The rupee pulled back from the day's low on Monday buoyed by dollar sales from some local companies, although weakness in local equities on signs of cooling domestic growth weighed.
However, strong demand for dollars due to worries North Korean leader Kim Jong-il's death could spark political instability in the region kept the local currency on the edge, traders said.
Fears of sovereign downgrades over the euro zone debt crisis pressured the euro on Monday, while news of the death of North Korean leader Kim Jong-il fed fears of regional instability in Asia.
The rupee closed at 52.88/90 to the dollar, 0.3 percent weaker from its 52.70/72 close on Friday, after moving in a wide 52.72-53.25 band during the day.
There is some calm returning to the market post the Reserve Bank of India's steps on trading limits last week, said Uday Bhatt, senior manager of dealing at UCO Bank.
People now can't afford to keep positions open for long and there was also a bit of dollar selling by some corporates. Overall, the rupee should move in 52-53 band this week.
Last Thursday, the RBI reduced net overnight open position limit or trading limit of banks to cut speculation from the domestic currency market which saw the rupee hit a record low of 54.30 against the dollar.
Traders said that although the RBI's move could have lowered speculation, the turnover in the dollar-rupee market had dropped sharply since then and lowered the price-making ability of banks for customers.
The market has kind of dried up post the RBI's measures and the quotes too seem wider, said a dealer with a foreign bank.
However, most dealers agree that as a result of the recent measures, the RBI was now in a better position to stabilise any sharp volatility in the local currency.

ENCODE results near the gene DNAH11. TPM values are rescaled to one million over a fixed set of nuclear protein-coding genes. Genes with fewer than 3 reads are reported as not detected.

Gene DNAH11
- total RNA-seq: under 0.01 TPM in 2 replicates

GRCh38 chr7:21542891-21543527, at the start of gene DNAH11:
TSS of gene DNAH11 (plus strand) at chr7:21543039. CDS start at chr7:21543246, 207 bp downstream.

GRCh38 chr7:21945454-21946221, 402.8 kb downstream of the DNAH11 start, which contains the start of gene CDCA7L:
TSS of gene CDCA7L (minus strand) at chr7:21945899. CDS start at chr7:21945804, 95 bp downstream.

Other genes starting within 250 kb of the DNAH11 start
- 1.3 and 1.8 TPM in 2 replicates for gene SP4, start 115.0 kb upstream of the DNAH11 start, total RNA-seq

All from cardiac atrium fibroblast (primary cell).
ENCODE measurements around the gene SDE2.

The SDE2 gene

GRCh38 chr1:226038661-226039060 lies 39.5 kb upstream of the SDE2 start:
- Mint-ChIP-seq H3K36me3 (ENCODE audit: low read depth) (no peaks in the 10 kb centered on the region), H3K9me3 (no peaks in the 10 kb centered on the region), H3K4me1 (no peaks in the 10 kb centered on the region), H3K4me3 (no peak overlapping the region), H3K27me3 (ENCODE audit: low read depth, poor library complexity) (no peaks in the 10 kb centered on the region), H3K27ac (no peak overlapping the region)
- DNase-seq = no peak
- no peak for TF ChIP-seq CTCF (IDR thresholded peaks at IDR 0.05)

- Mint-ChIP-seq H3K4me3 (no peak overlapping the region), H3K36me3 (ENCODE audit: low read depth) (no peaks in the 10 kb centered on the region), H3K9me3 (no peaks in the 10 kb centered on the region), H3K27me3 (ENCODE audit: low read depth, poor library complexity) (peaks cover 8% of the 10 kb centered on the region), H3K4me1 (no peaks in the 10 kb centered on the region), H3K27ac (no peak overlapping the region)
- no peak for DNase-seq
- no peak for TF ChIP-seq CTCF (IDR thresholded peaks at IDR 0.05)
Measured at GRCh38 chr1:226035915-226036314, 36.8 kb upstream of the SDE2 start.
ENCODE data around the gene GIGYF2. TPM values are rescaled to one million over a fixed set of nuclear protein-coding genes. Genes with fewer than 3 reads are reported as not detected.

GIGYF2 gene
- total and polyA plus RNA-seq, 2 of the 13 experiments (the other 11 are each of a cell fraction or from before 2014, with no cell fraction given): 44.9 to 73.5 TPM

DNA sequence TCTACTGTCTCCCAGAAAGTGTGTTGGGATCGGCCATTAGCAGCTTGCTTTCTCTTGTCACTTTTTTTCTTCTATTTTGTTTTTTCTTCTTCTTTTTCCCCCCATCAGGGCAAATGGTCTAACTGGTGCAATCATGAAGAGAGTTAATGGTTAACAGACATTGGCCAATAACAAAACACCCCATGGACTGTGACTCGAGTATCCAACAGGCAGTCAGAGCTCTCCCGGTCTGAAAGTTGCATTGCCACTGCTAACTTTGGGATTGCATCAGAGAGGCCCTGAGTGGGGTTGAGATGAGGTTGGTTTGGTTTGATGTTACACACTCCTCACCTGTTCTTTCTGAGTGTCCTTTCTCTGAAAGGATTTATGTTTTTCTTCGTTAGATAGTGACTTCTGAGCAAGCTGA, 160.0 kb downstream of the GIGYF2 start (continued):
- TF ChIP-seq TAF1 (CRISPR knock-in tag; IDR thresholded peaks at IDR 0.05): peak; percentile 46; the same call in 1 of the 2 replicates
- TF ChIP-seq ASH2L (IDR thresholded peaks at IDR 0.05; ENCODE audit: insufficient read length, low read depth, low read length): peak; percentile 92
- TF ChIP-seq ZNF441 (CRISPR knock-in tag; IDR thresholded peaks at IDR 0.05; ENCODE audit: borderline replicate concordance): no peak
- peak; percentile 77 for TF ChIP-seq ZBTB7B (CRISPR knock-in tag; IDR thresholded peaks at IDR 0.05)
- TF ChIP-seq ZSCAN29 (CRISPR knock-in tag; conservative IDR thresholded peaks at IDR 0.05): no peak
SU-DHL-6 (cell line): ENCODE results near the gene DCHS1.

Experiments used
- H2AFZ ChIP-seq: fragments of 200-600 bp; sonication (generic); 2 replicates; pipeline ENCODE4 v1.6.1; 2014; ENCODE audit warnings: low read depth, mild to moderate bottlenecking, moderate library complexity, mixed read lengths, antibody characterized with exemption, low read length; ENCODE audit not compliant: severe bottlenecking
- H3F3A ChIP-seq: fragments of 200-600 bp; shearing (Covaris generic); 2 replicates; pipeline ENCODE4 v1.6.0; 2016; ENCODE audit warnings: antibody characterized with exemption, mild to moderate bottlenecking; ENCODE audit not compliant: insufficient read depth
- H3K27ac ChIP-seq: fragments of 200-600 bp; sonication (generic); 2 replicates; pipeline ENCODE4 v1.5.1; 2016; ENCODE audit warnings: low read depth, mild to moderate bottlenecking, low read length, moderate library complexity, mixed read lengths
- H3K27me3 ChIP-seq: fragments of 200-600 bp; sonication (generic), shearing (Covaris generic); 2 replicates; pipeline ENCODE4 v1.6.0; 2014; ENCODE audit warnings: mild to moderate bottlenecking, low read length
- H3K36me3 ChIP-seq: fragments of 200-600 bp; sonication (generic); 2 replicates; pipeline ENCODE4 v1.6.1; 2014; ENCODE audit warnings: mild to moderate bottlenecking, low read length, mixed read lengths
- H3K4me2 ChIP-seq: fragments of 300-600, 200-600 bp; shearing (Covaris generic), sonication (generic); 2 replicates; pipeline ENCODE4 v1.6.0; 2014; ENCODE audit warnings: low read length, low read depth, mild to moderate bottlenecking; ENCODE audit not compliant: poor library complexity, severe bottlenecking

The currency had rebounded last week after hitting a record low of 54.30 on Thursday on suspected central bank intervention.
The RBI's policy on the currency has been to intervene only to smoothen volatility and not target a level.
The relatively small size of its kitty of foreign currency reserves, compared with some other Asian economies, and a widening trade deficit means the RBI needs to calibrate moves in the foreign exchange market carefully.
The BSE Sensex fell 0.72 percent on Monday to their lowest close since August 2009, as investors continued last week's selloff on mounting concerns over slowing growth in Asia's third-largest economy amid lingering global economic uncertainty.
The offshore non-deliverable forwards (NDFs) were indicating further weakness, with the one-month rupee NDFs at around 53.24.
The one-month onshore forward dollar premium was at 37.5 points, up from 32.5 on Friday and the three-month premium was at 98 points, up from 89. The one-year premium was at 267.25 points, higher from 245.75 points.
In the currency futures market, the most-traded near-month dollar-rupee contracts on the National Stock Exchange, the MCX-SX, and the United Stock Exchange ended at 53.0600, 53.0650 and 53.0475 respectively. Total volume was at $4.99 billion.